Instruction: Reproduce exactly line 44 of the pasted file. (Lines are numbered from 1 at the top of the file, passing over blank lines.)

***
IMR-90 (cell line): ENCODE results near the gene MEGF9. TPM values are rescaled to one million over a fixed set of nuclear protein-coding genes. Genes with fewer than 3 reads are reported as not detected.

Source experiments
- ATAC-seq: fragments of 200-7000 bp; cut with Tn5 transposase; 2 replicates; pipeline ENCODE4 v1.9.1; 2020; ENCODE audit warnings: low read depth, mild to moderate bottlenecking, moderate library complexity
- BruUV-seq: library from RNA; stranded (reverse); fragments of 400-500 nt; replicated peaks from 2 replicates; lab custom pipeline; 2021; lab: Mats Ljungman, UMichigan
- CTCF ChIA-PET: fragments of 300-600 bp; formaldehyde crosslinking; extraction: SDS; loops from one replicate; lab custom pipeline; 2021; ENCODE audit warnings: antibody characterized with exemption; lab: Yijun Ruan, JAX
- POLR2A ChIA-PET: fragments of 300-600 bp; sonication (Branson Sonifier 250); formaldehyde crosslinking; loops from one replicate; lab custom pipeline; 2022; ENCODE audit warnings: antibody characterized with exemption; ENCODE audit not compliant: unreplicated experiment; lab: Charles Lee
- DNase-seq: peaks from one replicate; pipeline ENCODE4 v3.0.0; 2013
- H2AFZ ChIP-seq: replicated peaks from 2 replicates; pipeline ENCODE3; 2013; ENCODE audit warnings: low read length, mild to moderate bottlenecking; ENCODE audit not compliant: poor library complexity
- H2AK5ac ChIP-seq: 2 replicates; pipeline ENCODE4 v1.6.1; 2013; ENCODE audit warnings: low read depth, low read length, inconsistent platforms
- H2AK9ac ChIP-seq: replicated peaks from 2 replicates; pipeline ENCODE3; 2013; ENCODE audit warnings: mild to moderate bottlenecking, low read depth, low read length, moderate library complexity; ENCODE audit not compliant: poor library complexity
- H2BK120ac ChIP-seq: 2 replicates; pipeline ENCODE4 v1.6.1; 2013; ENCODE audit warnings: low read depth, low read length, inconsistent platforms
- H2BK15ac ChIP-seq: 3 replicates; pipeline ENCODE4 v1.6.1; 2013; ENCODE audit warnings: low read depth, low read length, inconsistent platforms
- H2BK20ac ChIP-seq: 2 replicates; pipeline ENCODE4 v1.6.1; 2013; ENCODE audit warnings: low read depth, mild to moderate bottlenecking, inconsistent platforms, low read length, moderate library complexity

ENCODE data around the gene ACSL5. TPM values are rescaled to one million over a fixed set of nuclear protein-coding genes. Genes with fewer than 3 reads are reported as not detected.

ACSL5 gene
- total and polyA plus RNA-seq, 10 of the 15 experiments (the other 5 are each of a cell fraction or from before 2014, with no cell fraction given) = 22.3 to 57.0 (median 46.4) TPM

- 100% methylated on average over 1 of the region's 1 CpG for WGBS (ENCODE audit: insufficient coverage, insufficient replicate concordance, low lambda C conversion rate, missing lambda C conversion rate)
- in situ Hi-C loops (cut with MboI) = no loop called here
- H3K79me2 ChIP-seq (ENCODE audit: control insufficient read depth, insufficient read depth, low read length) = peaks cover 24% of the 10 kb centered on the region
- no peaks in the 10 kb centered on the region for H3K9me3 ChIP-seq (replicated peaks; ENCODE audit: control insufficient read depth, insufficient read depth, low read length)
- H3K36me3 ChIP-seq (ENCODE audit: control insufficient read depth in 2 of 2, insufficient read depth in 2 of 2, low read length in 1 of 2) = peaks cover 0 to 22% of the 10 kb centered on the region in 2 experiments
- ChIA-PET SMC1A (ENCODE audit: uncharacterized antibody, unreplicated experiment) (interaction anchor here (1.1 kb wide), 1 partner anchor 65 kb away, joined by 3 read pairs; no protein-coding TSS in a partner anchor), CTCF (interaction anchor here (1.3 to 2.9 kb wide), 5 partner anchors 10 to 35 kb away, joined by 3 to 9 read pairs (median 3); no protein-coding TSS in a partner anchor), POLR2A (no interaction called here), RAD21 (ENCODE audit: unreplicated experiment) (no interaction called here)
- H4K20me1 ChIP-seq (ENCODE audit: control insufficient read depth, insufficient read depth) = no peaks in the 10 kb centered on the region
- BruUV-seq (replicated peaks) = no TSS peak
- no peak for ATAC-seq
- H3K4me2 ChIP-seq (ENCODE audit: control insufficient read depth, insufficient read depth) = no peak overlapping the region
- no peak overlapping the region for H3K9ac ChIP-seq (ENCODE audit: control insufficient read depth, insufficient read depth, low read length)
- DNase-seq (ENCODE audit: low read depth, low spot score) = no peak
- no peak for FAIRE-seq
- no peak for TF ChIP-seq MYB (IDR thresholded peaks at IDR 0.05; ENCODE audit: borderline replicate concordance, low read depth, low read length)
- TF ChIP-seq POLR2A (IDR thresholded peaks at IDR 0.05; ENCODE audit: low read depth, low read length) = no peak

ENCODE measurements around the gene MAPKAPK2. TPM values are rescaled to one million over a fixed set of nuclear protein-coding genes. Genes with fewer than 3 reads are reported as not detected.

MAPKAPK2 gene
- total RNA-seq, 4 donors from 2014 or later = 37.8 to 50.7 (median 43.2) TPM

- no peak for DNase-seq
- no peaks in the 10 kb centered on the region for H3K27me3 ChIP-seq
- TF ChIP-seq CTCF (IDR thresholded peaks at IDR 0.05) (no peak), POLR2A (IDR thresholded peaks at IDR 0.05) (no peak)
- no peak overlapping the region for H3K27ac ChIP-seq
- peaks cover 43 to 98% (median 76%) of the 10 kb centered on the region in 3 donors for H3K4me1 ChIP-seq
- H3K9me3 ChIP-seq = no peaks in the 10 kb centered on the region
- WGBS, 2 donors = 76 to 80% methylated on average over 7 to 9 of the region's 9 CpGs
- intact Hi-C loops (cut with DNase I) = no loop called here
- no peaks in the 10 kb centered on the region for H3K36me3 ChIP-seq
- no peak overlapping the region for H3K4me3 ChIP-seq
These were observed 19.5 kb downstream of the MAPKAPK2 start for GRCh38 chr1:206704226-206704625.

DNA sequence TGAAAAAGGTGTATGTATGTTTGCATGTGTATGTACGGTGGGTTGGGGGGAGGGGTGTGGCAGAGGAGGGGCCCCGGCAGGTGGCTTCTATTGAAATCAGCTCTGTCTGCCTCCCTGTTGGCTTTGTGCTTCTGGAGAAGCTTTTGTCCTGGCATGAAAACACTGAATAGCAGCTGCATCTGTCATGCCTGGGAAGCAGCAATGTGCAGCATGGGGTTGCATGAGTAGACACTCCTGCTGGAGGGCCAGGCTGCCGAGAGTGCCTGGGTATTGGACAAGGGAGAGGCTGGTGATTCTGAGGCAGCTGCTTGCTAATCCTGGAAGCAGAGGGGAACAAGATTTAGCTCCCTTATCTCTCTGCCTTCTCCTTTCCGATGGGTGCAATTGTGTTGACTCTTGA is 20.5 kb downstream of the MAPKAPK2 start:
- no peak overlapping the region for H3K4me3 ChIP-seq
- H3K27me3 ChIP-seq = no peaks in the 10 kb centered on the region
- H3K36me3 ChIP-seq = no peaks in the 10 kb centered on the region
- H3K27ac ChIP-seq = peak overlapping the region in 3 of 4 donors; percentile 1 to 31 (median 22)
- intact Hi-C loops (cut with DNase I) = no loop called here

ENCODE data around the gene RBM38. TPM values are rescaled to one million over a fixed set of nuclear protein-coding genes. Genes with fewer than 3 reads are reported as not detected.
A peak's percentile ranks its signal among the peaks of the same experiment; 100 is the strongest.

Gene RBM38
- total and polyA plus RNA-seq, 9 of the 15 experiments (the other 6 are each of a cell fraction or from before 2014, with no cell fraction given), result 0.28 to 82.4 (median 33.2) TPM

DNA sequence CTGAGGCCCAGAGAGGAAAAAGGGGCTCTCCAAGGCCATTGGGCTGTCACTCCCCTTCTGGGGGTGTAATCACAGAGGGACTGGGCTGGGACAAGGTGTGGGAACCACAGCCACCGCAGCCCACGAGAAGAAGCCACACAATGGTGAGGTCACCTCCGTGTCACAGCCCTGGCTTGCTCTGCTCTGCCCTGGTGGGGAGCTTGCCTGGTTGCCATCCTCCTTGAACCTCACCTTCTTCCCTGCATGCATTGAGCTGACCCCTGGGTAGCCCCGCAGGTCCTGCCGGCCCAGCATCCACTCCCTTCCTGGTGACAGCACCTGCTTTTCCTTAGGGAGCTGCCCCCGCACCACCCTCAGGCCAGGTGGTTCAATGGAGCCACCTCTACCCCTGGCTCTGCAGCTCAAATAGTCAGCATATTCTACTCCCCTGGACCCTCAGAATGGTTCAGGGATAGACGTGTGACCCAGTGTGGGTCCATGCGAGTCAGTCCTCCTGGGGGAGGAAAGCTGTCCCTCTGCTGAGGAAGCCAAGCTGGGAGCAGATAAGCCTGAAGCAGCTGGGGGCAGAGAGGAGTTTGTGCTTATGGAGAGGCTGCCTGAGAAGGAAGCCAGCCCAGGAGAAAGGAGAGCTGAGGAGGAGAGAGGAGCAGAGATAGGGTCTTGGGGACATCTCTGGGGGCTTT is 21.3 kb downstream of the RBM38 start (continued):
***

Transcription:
- no peak overlapping the region for H3K4me3 ChIP-seq